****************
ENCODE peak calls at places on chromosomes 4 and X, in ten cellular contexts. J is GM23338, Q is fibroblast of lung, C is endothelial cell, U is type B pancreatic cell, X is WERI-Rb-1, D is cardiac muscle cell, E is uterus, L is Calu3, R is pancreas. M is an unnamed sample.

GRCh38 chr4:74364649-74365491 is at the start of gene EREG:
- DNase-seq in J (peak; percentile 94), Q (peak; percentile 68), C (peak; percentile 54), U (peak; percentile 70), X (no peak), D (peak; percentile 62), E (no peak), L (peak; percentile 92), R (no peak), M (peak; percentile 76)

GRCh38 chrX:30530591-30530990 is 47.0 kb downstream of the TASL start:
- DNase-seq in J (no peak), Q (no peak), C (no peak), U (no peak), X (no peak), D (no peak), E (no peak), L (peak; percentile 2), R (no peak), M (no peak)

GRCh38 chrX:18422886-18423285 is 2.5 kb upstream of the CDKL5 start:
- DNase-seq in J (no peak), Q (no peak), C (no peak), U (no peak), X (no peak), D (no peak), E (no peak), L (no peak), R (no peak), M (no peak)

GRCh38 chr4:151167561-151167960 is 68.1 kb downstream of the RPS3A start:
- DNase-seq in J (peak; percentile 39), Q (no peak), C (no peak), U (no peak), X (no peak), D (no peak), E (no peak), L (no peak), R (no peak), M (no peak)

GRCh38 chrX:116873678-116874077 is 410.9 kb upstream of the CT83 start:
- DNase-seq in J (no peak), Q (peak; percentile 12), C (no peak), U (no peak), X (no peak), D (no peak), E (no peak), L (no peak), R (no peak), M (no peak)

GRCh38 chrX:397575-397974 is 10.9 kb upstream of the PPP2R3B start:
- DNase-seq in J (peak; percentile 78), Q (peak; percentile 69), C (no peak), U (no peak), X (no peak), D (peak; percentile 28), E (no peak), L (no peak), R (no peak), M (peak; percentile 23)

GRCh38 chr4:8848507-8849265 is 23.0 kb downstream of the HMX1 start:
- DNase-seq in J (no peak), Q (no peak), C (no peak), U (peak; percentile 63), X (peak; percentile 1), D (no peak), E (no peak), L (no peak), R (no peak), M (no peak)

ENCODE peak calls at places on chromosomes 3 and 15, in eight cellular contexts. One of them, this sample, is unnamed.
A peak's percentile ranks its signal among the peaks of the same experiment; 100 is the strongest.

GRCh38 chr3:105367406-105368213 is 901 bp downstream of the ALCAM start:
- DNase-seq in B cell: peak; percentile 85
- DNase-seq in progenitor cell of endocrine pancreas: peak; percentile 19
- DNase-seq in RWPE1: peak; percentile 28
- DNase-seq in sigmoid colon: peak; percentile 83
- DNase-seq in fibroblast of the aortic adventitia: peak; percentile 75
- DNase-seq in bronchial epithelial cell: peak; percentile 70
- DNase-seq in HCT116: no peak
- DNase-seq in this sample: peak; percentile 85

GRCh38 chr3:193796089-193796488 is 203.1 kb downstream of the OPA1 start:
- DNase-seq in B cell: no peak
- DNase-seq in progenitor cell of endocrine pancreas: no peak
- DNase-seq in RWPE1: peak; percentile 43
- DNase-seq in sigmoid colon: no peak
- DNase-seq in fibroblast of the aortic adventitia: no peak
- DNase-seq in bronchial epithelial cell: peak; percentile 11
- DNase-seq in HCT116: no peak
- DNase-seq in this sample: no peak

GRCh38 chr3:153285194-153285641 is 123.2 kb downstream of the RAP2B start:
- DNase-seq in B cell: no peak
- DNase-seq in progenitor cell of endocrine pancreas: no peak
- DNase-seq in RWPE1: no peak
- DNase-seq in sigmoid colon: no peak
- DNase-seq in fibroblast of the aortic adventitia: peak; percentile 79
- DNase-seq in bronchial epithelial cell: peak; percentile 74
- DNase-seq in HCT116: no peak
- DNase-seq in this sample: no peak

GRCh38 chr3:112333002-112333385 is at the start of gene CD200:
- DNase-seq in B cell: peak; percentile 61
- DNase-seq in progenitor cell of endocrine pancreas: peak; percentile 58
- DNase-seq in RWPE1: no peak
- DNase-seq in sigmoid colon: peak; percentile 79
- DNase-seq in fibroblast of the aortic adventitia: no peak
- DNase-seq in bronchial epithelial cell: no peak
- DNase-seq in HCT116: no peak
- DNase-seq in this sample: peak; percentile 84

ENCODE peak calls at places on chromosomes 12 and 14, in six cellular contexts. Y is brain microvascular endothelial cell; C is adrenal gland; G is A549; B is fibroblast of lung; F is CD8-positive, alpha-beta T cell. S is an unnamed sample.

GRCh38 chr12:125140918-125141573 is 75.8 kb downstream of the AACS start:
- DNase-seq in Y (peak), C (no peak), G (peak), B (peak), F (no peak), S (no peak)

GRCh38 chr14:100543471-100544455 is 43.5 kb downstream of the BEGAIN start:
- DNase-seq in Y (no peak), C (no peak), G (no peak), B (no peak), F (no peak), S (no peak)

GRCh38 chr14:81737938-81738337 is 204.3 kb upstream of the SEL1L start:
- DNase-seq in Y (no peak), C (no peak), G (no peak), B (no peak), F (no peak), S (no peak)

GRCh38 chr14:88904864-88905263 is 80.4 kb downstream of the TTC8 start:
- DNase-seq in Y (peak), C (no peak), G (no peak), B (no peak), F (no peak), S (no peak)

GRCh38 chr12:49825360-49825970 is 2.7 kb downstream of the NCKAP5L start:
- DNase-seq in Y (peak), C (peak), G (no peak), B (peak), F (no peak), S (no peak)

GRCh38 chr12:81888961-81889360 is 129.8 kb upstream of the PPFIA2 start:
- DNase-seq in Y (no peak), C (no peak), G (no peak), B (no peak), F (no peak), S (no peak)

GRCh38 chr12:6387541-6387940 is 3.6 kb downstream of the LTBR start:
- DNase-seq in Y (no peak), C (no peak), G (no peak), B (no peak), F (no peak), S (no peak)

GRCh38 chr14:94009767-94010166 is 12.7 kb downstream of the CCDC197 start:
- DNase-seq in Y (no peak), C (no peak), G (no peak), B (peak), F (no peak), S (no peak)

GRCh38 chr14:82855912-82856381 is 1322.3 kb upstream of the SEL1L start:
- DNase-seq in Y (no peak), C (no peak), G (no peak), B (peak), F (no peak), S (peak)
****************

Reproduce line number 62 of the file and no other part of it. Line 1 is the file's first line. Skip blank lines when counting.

- DNase-seq in Y (peak), C (no peak), G (no peak), B (no peak), F (no peak), S (no peak)